Thursday, 9 February 2012

Dan Lepard's Ginger Root Cake

CT has claimed not to like carrot cake from childhood, but FB loves it. Whenever I baked a carrot cake for her, CT steadfastly refused to eat any - he's not one to let his prejudices go easily. So it was with a little trepidation that I decided to bake this cake; I guess I hoped that the ginger flavour and dark colour of the batter would at least hide the vegetable until CT had tasted it without knowing what was there. That idea would have worked better if I hadn't teased him about a secret ingredient which I would reveal after he had tasted it - his first guess, even before tasting, was 'some sort of vegetable' so I had to tell him it contained parsnips. To his credit, as he doesn't even eat parsnips as a vegetable, he tried the cake and fortunately he liked it!

As I expected, this was a ginger cake with added root vegetables, not a carrot cake with other root vegetables as a substitute. The cake was moist and dark - just how a gingerbread should be - and there were no visible signs of the grated vegetable. It was also surprisingly light, considering I used strong wholemeal flour! The recipe, published in the Guardian, but also in Dan Lepard's recently published book 'Short and Sweet', suggests that parsnips, swede or turnips can be used, and that each vegetable will give a characteristic flavour. I chose parsnips, as that was already available (and needed using up) - this recipe used one large parsnip. I'm not sure I would have described the flavour as reminiscent of hazelnuts though!

The recipe was quite straightforward to follow. One tip, which you probably all know anyway, is if the recipe calls for beaten egg whites, do that first, as you can then beat the rest of the cake without washing the beaters. If you beat the cake batter first, you have to be scrupulous about cleaning the beaters before you can tackle the egg whites.

My only mistake was to use a cake tin bigger than the one stipulated in the recipe - I just picked it out of the cupboard without thinking enough, and it was a 9" tin rather than an 8" one. I  didn't even realise until the cake was halfway through cooking and I noticed it didn't seem to be rising much! Being a shallower cake, it cooked in the minimum time rather than needing the full time suggested.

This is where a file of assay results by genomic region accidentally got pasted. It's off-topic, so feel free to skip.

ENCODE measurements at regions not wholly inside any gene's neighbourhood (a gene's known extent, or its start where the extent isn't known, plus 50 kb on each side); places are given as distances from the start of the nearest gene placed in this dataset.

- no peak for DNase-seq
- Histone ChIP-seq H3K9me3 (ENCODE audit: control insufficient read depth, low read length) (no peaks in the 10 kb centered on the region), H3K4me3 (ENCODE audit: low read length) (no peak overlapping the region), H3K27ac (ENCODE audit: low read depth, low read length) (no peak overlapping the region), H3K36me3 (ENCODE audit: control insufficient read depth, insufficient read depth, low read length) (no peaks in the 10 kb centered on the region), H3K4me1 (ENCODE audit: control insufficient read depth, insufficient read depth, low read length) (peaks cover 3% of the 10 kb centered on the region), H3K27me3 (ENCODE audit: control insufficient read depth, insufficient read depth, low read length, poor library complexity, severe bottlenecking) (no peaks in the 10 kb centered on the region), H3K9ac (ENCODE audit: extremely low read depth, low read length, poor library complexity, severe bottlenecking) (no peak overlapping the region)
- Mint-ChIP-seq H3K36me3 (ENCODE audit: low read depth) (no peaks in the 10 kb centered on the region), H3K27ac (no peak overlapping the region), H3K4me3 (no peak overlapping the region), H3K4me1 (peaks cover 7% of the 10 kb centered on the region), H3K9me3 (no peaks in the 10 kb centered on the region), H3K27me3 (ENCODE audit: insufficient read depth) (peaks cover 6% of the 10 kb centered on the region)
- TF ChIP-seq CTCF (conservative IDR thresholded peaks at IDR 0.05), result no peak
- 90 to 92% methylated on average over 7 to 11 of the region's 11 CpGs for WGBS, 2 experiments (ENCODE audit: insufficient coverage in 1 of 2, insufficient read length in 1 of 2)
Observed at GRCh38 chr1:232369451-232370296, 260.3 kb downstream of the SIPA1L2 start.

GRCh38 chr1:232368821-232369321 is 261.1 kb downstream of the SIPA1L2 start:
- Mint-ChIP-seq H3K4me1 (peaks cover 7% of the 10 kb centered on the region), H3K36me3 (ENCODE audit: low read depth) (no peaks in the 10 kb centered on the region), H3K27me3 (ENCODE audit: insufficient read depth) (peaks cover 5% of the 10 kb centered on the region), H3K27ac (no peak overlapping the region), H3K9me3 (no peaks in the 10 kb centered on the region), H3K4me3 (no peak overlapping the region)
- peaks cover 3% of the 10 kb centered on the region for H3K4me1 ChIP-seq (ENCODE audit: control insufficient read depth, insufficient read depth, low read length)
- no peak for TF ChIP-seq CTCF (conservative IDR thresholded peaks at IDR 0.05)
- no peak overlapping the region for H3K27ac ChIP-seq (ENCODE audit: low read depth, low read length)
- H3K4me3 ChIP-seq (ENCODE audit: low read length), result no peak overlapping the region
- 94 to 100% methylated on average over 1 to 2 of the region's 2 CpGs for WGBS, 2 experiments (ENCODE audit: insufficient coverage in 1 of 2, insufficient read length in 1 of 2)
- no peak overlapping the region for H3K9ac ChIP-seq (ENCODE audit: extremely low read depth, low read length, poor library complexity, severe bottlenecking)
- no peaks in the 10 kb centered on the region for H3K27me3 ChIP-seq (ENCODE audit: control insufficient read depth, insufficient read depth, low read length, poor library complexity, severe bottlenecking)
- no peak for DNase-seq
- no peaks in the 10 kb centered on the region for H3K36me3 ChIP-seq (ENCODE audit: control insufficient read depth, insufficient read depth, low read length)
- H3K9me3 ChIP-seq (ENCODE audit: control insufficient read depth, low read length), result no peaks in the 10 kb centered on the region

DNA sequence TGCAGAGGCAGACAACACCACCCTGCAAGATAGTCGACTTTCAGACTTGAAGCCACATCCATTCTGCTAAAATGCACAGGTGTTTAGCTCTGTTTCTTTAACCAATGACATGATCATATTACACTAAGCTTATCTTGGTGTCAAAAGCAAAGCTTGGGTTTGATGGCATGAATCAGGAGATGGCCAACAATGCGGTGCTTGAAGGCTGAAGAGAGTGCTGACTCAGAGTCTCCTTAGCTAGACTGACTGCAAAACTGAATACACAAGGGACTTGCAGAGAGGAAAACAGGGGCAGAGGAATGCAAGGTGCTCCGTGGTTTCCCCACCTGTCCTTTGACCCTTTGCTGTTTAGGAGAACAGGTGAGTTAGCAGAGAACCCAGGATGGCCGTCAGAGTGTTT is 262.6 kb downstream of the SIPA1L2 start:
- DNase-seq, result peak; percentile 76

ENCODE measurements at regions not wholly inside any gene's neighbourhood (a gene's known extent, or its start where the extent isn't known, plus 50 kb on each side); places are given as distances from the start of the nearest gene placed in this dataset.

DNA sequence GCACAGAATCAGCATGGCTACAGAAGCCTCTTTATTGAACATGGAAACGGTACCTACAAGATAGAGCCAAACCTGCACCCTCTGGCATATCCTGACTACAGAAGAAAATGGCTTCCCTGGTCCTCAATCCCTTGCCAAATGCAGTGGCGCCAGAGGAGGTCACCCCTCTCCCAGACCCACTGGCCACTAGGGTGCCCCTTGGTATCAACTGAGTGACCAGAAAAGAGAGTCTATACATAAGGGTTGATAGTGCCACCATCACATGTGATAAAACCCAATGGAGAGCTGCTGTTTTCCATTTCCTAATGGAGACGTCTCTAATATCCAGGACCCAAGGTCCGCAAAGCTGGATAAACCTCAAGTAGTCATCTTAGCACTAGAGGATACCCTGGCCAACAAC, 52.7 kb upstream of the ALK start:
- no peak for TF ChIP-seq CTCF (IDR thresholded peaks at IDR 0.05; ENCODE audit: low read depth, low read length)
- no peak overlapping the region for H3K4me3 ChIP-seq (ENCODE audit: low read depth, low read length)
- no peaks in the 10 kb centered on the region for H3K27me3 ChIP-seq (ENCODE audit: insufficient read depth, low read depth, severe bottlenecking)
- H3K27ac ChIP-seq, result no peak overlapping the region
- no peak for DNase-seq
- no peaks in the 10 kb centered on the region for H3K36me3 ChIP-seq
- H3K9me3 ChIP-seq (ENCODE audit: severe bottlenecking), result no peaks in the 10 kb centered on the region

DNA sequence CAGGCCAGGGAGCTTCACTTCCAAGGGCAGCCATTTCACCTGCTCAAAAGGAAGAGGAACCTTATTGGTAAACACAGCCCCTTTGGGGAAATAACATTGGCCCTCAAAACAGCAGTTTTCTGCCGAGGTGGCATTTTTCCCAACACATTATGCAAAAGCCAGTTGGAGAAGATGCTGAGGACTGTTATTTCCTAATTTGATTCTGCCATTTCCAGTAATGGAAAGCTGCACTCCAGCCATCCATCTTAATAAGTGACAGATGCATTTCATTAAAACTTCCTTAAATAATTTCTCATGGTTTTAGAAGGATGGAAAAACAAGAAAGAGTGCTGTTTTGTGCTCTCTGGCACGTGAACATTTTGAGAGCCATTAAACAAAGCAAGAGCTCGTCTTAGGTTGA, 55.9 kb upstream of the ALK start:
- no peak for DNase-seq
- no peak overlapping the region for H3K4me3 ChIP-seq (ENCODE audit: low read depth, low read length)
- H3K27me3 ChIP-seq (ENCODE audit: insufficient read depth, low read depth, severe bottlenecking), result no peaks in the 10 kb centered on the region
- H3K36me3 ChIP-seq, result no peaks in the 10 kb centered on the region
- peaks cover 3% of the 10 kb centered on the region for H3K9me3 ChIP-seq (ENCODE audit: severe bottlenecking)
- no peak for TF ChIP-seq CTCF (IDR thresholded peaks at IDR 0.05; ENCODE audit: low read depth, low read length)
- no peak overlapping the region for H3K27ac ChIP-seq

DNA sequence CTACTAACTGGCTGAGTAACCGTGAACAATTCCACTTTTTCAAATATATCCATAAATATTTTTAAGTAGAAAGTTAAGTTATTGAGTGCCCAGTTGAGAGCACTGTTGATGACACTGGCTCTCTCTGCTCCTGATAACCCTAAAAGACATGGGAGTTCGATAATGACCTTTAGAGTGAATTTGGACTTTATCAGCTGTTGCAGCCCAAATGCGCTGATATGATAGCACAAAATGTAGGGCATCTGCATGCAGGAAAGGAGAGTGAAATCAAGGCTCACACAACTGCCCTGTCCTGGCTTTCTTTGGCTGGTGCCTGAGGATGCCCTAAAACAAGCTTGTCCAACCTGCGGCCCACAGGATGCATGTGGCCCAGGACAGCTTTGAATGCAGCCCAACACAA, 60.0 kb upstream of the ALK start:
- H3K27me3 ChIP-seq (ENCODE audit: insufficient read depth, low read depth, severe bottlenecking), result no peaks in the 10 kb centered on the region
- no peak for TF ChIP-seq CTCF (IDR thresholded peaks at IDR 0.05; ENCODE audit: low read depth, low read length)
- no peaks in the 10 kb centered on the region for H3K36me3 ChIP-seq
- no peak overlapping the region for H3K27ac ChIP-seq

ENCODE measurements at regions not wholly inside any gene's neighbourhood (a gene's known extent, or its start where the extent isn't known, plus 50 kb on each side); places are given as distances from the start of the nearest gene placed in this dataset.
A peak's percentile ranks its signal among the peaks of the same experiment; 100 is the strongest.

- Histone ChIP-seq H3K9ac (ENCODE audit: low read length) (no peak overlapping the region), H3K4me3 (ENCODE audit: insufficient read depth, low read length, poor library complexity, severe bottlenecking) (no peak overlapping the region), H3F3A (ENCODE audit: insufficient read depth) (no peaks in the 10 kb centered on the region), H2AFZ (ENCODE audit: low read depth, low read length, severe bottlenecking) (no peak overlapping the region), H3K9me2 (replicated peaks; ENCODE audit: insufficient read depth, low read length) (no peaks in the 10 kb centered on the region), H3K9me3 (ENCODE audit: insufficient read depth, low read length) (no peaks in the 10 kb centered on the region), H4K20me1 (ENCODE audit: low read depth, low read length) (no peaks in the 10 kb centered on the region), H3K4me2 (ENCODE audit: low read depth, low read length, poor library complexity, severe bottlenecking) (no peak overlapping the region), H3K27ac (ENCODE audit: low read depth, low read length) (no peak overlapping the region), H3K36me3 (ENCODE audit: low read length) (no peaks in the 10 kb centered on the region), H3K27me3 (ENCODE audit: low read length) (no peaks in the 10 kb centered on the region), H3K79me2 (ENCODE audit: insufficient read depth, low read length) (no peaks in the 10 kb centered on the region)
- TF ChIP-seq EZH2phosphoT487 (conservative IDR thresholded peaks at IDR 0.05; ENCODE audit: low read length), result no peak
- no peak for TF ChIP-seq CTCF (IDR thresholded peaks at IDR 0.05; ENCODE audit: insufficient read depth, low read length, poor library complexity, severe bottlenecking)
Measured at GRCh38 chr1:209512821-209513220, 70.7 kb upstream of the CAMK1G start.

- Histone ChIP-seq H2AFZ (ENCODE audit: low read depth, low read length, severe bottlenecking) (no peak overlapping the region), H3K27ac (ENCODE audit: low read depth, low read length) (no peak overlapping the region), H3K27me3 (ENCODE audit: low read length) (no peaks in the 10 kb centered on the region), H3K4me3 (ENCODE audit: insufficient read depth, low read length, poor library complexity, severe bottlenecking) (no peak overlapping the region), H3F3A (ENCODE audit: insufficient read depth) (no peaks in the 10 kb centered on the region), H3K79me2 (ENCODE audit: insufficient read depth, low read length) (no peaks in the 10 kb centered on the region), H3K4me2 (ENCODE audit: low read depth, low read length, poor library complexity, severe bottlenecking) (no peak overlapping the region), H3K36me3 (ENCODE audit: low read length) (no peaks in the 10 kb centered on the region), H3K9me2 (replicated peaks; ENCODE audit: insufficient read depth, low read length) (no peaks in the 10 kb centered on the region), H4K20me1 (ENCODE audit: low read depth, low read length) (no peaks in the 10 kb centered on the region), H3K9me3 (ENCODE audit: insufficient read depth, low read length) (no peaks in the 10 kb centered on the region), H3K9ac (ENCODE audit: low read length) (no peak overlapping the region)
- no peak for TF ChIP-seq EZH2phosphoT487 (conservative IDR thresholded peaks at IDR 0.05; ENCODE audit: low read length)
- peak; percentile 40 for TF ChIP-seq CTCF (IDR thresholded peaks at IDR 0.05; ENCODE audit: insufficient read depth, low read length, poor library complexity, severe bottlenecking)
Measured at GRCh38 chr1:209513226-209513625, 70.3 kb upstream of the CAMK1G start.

When the cake was cooled, I finished off with a drizzle of lemon water icing, made with lemon zest and juice. This proved to be the only cause of dissension - Hubs would have liked a full coating of lemon icing, as he didn't think the flavour was strong enough, but FB didn't like the acidity of the topping. I'll definitely be making this again, perhaps trying the swede version next time, but I think in future, I might make a frosting using some syrup from the preserved ginger jar instead of lemon.

5 comments:

Scotkat said...

Suelle mmmmmmmmmmmm looks every so tasty.

I have just taken out of oven a quick Belgian loaf got it down to a fine art now 45minutes in oven .

And I am loving the silicon cake tins they are amazing .

Hazel at Chicken in a Cherry Sauce said...

Delicious collection of flavours here. A group at university is actually working on a high fibre, low fat cake and they are using parsnips, with ginger and lemon too! I absolutely love the cake, and find the addition of parsnips fascinating. I would really love to see them used more frequently in desserts!

Susan's blog said...

Hi I made this cake too a while ago now and it was fabulous!

Jean said...

This looks delicious. I love using vegetables in cake and have had great success with courgettes and beetroot. (Not at the same time !!)
I will have to give this a try as I have never used parsnips !!

C said...

I'm glad this one works so well, it's one of the next ones on my list to try. There's a turnip ear-marked for this recipe already! No, I don't know what made me buy turnip, but it'll hopefully get a happy home in here. I love the look of that crumb too. Yum.